Apple leads the 5G transition, reports claim

Driven by interest in the iPhone, sales of 5G-capable smartphones exceeded those of 4G devices for the first time in January.

Apple, iOS, iPhone, 5G, mobile, networks

Perhaps more than any company, Apple is translating the 5G upgrade cycle into a license to print money. But the truth is that at this stage of deployment, the real significance of faster mobile broadband hasn’t really been felt yet.

Apple takes the largest slice of the 5G cake

Device deployment, at least, appears to be accelerating. Counterpoint claims sales of 5G-capable smartphones exceeded those of 4G devices for the first time in January 2022, reaching 51%. At the same time, recent data from Gartner and Canalys confirms Apple’s devices accounted for a huge chunk of smartphone sales in the same period.

That means Apple is driving 5G adoption. As Gartner said, “Strong demand for iPhones was driven by 5G upgrades.”

Morgan Stanley notes Apple’s iPhone installed base has now reached around 1.1 billion users.  Apple is now expected to sell 30 million 5G-capable iPhone SE devices in 2022 along with continued sales across its 5G iPhone 13 range.

Yet, to a significant extent, many people purchasing a 5G iPhone are still actually only able to use 4G service. Data shows that while 62% of people in the U.S. have 5G compatible phones, just 49.2% of them make regular use of their 5G connection.

Millions still think they are using 5G, even when they’re not.

Network provision now lags device proliferation

You see, while more than 400,000 compatible towers are now in place, just 230 million people have access to these networks, Whistle Out claims. It predicts 1.08 billion people worldwide will have access to a 5G-capable smartphone by the end of 2022.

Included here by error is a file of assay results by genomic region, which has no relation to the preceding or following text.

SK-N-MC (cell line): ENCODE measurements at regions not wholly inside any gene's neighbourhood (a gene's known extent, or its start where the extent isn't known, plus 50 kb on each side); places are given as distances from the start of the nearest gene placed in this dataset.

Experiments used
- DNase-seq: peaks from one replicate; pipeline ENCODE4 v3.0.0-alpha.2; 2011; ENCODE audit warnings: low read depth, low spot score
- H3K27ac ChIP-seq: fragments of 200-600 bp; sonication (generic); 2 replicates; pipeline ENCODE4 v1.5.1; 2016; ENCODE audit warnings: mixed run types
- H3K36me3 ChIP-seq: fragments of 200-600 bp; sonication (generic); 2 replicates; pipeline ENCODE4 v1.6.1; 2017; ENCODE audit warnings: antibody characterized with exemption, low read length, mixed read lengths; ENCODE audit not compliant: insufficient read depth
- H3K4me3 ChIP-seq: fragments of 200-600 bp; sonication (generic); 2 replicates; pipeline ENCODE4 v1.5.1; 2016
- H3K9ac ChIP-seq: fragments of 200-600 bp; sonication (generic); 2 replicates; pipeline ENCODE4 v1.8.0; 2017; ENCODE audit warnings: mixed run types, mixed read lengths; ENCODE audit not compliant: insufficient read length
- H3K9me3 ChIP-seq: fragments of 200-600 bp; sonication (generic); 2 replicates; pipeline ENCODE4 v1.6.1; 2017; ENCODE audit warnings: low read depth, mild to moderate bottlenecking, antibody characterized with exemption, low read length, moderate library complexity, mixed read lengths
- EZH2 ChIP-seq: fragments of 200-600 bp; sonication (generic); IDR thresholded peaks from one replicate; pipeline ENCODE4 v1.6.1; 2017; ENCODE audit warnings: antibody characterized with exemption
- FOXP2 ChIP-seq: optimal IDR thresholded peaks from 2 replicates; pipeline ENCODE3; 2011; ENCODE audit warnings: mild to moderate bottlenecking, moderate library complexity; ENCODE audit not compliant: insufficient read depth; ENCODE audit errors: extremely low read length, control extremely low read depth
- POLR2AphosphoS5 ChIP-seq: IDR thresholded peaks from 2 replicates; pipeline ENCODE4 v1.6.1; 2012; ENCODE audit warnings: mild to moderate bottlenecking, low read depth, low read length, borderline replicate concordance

They just won’t necessarily have access to a network. This exposes the reality of 5G deployments at this stage of the hype-cycle. It’s not a universal scenario. Those areas in which deployment is most advanced (such as China) are seeing serious use.

From the carrier perspective, it makes sense to prioritize deployment into geographies, such as business hubs, where 5G may make the most difference. For vendors, getting in early on the 5G gravy train makes a lot of sense.

Apple took 44% of the value of the entire $448 billion global smartphone market as a result of its debut, for example. The next four biggest vendors took about 41% between them.

ABI estimates 580.3 million 5G smartphones shipped in 2021.

Of course, as an increasing number of 5G devices reach people’s hands, carriers will accelerate network provision. They know that once 10% or so of users are on 5G, they can begin to anticipate profitability from their network investment.

Building in the upgrade opportunity

Even at this early stage of adoption, we can see looming hardware upgrade opportunities.  

Nations that don’t yet support mmWave (the fastest form of 5G) will likely see vendors press forward with compatible 5G handsets once they do. (ABI reckons just 81.25 million of the 5G smartphones sold last year were enabled with mmWave.)

It seems probable that Apple is already looking to nurture its own upgrade cycle. We think Apple is developing its own 5G radios for future devices and the company also seems fully invested in research and development around the next fast mobile standard, 6G.

What’s really happening is an investment. Apple and all the smartphone vendors are investing in a 5G broadband future. The bet is that as support for the standard proliferates, carriers and smartphone makers will be in position to exploit other big enterprise/consumer technology transformations taking place.

The connected everything

That’s not just about remote and hybrid work, of course — it extends to Industry 4.0 and smart manufacturing, fully automated logistics, warehousing and distribution chains, autonomous vehicles and all manner of additional intelligent machines, the evolution of private enterprise networks, and more.

The money to be made in those deployments utterly dwarfs music streaming services. For example: while Goldman Sachs thinks streaming revenues will reach $142 billion by 2030, spending on smart manufacturing alone is expected to hit $950 billion by then.

Mobile connectivity — and the fast 5G broadband infrastructure consumers are buying into today — will be essential underpinning to all this digital transformation. And Apple’s strategic decision to make peace with others to get into the cusp of the transition will return big dividends, even as it builds unique services and technologies to further capitalize upon it.

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Copyright © 2022 IDG Communications, Inc.

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